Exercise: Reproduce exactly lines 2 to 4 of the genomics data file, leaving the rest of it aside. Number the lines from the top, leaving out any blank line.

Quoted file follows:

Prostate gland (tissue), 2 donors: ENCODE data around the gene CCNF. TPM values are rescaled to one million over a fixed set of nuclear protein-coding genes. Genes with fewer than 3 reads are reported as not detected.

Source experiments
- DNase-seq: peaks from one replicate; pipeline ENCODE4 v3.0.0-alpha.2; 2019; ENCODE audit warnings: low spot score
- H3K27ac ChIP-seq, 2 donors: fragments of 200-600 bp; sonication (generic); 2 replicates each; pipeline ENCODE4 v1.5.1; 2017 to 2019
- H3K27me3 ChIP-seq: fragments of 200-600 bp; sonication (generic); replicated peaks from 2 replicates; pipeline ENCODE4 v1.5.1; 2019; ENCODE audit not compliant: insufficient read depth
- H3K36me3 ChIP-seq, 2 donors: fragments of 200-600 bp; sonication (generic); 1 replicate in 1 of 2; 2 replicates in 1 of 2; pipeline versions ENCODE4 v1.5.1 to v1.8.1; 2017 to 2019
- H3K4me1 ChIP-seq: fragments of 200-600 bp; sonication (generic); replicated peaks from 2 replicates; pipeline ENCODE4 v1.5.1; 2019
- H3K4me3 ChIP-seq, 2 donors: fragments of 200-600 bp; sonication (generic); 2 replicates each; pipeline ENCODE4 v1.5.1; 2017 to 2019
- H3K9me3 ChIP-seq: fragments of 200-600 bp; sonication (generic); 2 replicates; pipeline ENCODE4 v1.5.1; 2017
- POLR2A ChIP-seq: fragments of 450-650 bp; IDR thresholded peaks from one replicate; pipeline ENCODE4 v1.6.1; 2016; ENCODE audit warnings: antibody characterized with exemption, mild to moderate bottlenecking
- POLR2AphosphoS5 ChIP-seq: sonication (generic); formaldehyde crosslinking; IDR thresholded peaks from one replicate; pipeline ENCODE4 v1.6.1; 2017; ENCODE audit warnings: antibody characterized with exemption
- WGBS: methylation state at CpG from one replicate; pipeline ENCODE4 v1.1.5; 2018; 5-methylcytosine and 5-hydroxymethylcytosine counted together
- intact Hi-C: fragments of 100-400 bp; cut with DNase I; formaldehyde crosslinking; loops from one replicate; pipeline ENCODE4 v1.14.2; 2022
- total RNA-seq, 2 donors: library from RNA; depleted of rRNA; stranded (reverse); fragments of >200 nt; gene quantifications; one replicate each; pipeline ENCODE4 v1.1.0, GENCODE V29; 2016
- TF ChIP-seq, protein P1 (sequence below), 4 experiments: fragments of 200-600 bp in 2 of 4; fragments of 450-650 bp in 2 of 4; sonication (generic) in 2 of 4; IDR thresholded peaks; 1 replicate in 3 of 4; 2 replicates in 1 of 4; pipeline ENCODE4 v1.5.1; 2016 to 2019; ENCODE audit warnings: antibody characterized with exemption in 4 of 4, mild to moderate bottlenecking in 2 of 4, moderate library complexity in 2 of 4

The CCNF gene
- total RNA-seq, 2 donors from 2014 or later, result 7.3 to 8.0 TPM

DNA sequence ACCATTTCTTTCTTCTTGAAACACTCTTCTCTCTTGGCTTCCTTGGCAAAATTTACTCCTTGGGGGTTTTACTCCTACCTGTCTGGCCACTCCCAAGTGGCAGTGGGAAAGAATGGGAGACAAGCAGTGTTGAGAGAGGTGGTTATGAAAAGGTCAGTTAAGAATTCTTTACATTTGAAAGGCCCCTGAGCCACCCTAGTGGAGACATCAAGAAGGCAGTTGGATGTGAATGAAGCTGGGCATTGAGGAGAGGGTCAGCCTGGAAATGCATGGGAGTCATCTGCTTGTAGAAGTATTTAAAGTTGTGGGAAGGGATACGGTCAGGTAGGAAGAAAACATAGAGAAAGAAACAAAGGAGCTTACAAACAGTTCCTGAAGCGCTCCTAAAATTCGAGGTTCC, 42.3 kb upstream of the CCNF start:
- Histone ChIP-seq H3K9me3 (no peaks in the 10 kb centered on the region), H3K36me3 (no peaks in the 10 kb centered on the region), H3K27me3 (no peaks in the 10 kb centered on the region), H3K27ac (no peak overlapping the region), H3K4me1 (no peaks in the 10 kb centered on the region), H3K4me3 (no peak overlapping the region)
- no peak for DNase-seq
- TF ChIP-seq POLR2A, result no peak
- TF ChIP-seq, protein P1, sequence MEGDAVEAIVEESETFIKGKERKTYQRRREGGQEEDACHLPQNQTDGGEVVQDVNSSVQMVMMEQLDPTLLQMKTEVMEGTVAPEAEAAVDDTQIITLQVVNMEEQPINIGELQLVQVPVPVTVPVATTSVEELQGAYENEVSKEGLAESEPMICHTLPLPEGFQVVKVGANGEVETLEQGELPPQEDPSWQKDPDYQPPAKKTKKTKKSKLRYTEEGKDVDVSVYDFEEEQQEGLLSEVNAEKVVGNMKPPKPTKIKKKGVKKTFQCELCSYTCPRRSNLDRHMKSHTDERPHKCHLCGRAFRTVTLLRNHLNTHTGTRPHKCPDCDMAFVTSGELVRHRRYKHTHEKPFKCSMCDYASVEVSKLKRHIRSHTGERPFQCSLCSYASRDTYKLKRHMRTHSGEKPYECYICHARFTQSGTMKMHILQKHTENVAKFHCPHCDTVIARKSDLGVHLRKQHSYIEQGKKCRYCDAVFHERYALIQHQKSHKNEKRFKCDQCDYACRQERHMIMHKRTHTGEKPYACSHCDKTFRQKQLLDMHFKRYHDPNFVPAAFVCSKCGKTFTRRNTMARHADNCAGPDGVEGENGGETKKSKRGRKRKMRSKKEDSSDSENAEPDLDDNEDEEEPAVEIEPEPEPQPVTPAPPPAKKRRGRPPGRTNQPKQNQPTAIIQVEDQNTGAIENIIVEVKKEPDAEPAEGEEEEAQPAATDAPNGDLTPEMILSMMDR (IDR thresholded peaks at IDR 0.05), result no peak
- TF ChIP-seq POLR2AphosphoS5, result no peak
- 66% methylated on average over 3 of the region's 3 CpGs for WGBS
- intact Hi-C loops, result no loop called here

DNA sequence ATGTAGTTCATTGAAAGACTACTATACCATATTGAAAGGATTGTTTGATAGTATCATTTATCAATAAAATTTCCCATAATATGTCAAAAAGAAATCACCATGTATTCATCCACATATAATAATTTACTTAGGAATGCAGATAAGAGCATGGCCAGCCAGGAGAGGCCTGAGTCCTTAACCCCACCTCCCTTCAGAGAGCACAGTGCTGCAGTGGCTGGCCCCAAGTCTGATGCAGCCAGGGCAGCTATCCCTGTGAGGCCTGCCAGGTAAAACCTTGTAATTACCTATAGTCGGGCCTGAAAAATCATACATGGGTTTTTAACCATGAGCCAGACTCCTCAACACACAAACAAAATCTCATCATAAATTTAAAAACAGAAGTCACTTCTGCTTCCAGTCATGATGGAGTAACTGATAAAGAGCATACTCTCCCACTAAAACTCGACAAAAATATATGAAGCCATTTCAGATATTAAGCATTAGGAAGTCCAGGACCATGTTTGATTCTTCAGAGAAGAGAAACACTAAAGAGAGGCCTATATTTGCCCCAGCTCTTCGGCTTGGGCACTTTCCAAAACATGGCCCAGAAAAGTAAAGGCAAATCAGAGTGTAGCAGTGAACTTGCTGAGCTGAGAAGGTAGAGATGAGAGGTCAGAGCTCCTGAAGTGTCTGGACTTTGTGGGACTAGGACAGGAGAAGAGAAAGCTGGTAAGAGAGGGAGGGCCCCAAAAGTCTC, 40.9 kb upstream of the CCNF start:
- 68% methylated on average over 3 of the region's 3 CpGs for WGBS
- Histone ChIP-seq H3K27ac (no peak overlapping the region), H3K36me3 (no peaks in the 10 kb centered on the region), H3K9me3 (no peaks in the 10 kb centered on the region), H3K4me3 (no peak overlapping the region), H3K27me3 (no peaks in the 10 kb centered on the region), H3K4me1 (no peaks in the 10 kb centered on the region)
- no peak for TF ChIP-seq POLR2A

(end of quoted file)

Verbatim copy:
Source experiments
- DNase-seq: peaks from one replicate; pipeline ENCODE4 v3.0.0-alpha.2; 2019; ENCODE audit warnings: low spot score
- H3K27ac ChIP-seq, 2 donors: fragments of 200-600 bp; sonication (generic); 2 replicates each; pipeline ENCODE4 v1.5.1; 2017 to 2019